Caldwell testified that at the construction company he earned an average gross weekly income of about $1,000. His testimony suggested that his pre-accident annual salary before taxes had been about $44,000. Caldwell stated that in 1987, the year of the accident in which he missed three months of work, he had earned $33,000. However, Caldwell estimated that his gross wages for the previous year in his work for the same company were only "twenty something" thousand.

After the accident and the three-month absence, Caldwell continued working for the company, with lighter work assignments but at the same salary, until July 1990, more than three years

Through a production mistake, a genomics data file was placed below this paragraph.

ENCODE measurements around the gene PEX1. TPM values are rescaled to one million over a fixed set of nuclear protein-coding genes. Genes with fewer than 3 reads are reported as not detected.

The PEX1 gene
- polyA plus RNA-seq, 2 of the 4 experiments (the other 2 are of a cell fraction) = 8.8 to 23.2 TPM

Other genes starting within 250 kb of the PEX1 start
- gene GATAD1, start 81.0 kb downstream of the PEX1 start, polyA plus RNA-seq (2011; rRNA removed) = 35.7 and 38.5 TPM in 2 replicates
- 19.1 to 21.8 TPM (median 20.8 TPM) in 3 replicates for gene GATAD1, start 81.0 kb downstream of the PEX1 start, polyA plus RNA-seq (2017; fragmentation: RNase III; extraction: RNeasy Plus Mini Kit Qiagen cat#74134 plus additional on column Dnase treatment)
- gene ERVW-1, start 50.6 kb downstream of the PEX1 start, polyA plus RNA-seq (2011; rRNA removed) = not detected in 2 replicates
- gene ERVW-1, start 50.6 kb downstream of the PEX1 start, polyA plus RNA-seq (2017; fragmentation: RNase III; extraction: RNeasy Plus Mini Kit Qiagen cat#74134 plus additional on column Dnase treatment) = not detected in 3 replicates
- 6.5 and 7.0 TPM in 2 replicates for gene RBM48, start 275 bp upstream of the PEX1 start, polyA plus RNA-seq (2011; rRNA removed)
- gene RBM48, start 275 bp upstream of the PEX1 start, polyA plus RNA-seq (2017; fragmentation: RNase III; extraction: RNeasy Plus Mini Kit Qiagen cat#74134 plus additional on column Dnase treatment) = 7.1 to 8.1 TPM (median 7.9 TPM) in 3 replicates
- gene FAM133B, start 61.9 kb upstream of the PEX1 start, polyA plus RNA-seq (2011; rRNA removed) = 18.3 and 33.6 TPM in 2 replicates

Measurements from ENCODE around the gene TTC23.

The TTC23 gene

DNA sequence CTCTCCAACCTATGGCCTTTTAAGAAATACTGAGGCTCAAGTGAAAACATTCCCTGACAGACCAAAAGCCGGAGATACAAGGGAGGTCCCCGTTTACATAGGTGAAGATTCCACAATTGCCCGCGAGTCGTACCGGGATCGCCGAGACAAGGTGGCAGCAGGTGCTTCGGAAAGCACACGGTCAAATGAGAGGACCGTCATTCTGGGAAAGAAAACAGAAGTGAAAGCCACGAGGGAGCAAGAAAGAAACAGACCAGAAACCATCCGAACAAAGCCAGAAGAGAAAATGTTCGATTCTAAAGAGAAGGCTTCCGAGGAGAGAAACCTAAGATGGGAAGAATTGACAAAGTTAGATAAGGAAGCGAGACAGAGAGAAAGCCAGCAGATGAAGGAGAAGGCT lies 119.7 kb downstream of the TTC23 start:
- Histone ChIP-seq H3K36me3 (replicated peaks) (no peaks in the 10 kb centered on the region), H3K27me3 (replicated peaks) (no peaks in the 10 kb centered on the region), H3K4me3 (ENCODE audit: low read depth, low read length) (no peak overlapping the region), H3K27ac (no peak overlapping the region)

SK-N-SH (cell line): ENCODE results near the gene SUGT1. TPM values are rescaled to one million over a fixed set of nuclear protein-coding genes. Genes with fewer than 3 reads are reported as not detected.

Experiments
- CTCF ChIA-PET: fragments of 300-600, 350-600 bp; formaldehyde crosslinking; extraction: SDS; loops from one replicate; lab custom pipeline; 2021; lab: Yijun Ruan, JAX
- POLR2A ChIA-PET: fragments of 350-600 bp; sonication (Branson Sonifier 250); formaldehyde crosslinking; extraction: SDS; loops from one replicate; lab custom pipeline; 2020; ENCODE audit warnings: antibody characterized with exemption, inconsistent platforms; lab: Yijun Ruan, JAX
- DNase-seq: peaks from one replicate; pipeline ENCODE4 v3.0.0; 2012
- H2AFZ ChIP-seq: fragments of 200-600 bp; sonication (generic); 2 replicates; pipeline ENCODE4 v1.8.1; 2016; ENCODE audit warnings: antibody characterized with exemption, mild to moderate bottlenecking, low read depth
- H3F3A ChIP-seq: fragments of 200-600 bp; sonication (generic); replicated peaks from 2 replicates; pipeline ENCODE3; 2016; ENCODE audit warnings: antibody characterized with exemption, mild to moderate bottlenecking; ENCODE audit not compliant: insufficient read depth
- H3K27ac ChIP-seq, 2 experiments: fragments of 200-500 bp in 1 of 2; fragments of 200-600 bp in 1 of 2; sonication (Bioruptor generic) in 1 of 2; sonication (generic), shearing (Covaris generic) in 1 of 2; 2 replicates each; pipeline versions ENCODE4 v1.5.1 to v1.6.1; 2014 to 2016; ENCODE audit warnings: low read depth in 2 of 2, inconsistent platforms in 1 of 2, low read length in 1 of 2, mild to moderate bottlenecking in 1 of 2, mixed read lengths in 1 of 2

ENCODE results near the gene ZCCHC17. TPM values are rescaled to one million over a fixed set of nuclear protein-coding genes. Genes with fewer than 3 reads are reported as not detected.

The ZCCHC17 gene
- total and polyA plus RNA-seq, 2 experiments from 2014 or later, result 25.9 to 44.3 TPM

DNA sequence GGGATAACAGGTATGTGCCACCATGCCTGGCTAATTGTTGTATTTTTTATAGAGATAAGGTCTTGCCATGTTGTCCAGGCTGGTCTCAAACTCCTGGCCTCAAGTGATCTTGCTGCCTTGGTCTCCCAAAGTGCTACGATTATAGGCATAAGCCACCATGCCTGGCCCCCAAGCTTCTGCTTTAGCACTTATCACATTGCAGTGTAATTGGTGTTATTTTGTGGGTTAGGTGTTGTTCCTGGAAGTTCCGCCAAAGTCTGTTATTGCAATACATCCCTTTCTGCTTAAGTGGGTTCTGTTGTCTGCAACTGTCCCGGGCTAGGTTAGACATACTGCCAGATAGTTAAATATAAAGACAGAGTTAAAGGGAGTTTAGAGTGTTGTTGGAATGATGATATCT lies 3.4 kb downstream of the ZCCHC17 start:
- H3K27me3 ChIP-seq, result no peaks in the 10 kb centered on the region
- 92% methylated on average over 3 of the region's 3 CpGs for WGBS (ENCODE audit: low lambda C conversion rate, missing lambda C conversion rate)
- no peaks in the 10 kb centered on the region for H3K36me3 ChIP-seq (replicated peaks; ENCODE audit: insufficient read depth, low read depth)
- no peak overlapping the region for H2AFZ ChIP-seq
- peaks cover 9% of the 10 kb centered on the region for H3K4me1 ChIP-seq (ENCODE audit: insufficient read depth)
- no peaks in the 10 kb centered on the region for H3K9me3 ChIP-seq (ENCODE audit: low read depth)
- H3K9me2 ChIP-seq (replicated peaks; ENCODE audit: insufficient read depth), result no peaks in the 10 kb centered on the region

[136 NJ Page 429]

after the accident. In July 1990, the company discharged Caldwell. Caldwell testified that he had been fired because he could no longer "do the strenuous work that it would take to do . . . the lifting, and other things like that." Caldwell also stated that "being terminated with a construction company means you can be fired one day and back at work the next day just because, you know . . . there's quite a few they would fire one week, hire back the next week. So I was just one of them." That was the first time the company fired Caldwell. He did not seek to be rehired.